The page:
New York City Marathon Boycott Grows Amid Anger Over City’s Response To Hurricane Sandy

A New York City Marathon boycott is growing after a runner spoke out against the city’s handling of Hurricane Sandy efforts, urging other runners to join her lead.

Many residents and runners have been critical of New York Mayor Michael Bloomberg’s decision that the ING New York City Marathon will go on, with the New York Post calling it an “abuse of power.” The race is scheduled to continue, but a growing number of runners are pledging not to run and many are choosing to volunteer in clean-up efforts instead.

One of the leaders of the New York City Marathon boycott movement is Peny Krakoff, The Huffington Post noted. A social worker from Crown Heights, Krakoff has become a vocal critic of the marathon and the city’s handling of it. Krakoff said she intends to use her place in the marathon to gain entry to Staten Island, where the race starts, so she can spend the day volunteering in the community, Gothamist reported.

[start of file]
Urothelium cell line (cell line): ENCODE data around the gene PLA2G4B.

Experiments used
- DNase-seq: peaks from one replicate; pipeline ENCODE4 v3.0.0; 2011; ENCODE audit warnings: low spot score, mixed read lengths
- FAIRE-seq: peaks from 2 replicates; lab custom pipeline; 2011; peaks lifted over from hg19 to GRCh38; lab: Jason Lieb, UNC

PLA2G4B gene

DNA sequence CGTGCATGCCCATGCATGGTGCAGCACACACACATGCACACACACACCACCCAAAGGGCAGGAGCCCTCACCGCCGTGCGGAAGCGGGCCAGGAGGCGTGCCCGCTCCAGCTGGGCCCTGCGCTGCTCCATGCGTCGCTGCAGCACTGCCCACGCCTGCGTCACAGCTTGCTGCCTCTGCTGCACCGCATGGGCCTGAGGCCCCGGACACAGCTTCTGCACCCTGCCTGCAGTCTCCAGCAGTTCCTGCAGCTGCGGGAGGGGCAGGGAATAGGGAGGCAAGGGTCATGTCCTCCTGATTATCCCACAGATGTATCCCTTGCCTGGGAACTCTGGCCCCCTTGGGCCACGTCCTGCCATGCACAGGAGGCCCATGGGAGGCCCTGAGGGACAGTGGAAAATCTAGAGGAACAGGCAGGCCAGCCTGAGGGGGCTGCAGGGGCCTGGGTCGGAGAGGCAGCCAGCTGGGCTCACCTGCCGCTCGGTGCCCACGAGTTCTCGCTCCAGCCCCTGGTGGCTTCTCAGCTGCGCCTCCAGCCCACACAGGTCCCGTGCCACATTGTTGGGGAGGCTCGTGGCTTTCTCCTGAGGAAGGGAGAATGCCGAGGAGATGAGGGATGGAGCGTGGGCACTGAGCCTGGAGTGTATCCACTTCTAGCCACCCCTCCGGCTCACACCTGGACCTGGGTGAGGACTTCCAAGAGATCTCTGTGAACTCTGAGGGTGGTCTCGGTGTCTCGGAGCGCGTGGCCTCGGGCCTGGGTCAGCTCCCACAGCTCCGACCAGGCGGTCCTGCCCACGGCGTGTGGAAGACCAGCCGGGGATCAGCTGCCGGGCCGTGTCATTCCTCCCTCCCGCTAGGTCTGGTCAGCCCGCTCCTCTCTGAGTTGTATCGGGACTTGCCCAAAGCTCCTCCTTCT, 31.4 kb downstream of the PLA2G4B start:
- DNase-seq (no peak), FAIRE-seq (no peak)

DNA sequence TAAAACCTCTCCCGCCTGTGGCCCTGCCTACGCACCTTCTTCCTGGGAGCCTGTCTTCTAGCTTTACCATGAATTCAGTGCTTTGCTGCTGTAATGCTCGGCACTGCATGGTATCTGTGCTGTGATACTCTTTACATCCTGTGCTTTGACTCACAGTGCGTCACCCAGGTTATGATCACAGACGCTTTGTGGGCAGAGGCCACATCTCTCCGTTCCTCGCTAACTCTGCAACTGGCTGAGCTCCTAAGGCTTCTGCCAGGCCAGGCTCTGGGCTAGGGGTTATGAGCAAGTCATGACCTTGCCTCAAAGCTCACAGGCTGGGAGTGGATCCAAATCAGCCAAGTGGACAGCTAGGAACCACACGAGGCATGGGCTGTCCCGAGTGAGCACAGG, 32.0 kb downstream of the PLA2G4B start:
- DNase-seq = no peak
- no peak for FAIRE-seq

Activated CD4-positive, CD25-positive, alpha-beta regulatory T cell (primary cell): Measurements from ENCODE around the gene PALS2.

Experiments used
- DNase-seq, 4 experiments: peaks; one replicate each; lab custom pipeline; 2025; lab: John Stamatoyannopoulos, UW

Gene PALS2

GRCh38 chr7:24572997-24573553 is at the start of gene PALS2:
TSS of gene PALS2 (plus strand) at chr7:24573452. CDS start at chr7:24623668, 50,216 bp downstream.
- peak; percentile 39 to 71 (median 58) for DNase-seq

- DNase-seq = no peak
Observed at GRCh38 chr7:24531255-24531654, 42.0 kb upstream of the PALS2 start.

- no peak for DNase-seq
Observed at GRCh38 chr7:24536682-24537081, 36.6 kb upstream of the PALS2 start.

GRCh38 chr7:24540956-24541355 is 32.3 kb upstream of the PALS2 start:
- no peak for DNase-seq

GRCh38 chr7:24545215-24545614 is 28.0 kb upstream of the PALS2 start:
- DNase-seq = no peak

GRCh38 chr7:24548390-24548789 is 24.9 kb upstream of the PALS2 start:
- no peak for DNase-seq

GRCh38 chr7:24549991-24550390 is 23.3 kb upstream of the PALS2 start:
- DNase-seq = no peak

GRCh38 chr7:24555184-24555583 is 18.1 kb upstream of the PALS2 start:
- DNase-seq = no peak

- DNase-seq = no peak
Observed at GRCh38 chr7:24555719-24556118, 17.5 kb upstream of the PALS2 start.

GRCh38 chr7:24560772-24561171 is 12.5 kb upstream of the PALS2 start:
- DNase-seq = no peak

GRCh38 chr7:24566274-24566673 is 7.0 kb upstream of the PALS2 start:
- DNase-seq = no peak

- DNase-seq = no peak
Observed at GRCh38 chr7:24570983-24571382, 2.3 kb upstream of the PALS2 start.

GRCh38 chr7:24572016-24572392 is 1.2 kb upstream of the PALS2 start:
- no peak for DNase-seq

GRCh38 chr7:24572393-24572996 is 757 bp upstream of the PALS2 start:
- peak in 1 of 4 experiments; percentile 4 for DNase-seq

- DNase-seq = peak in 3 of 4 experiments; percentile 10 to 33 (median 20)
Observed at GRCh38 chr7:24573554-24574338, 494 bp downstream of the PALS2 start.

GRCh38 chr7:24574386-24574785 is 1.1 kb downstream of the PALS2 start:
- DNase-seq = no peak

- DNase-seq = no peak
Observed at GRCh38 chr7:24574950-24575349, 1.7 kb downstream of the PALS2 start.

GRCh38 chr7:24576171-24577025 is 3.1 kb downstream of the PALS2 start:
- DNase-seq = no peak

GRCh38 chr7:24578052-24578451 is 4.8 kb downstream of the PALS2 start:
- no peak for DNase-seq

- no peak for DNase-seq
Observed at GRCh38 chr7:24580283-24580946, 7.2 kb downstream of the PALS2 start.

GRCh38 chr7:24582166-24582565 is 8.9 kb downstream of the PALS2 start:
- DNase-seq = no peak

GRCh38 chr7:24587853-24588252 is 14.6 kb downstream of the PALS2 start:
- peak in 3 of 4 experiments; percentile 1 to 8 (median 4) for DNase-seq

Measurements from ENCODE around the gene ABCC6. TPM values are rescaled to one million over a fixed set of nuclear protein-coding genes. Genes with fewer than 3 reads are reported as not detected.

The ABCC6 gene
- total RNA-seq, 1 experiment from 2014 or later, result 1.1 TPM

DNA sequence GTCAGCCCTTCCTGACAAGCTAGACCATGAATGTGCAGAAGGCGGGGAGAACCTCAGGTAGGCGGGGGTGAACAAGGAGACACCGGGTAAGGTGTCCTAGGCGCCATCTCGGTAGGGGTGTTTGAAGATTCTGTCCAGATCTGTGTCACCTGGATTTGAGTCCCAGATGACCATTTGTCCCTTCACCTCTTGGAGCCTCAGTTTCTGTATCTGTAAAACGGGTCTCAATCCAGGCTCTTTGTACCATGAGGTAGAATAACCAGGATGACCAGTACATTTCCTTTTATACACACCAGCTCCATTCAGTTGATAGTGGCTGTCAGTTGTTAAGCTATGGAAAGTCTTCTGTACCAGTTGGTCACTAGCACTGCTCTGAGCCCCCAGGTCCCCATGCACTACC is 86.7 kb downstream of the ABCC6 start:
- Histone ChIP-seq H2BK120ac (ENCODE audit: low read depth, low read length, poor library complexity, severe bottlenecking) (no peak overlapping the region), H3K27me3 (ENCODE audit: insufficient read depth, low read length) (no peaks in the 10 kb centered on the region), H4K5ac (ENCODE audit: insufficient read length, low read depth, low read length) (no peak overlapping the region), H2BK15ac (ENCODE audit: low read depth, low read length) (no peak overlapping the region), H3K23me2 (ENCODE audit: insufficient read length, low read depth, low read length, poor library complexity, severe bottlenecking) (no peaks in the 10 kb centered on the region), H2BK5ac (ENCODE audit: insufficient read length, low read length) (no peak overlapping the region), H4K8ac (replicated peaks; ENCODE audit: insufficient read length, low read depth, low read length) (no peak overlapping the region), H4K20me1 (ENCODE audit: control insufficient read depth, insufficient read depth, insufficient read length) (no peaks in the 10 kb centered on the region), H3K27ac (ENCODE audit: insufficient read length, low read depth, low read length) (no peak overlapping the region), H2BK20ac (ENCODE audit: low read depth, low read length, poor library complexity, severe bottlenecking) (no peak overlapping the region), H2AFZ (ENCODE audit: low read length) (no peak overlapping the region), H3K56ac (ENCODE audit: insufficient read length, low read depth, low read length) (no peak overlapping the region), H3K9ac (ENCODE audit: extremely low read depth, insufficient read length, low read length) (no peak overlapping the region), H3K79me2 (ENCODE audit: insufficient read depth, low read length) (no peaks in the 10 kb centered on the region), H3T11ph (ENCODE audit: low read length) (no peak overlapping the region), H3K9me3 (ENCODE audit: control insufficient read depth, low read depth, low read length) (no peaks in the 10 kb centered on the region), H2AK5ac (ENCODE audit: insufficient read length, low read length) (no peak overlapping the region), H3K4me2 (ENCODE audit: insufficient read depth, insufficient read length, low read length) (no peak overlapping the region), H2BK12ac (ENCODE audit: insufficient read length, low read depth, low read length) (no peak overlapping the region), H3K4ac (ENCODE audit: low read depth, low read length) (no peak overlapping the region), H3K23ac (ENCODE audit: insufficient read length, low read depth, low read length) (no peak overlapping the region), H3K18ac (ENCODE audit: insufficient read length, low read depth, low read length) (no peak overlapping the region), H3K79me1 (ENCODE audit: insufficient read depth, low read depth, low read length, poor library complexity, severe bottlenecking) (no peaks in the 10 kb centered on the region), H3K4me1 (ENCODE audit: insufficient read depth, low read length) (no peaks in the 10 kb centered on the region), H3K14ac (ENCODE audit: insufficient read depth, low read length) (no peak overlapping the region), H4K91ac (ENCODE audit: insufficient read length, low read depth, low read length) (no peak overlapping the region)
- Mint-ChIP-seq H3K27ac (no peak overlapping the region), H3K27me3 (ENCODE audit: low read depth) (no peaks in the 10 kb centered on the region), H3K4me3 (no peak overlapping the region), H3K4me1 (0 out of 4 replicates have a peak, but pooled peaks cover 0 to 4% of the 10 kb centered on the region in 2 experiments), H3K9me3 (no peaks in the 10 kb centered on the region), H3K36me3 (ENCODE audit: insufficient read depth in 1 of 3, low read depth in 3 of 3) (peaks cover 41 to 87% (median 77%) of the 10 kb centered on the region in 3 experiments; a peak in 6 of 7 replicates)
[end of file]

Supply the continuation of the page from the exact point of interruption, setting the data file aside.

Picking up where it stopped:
As Krakoff said:

“I cannot start a 26.2 mile run in Staten Island—people are missing, stranded, in need of resources. Brooklyn and Queens have equal devastation. Parts of Manhattan are without electricity, water, major hospitals are closed. The Bronx too has its own challenges. Today I will volunteer at a city evacuation shelter. Sunday morning I will catch the marathon bus to Staten Island. Not planning to run. Plan to volunteer instead and gather resources (extra clothes, bottles of water, food from runners at the start). Let’s not waste resources and attention on a foot race. Who is with me?”

Organizers of the New York City Marathon boycott said that the city is needlessly allocating resources to the race that instead should be spent on victims of Hurricane Sandy. Bloomberg responded to the criticism, saying he didn’t expect the NYPD to be stretched due to the marathon.

“The city is a city where we have to go on,” Bloomberg said.

But the city has already been hit with a slew of bad press, which in part led to the New York City Marathon boycott. In Staten Island, for example a hotel owner refused to displace victims of Hurricane Sandy to accommodate runners and race officials.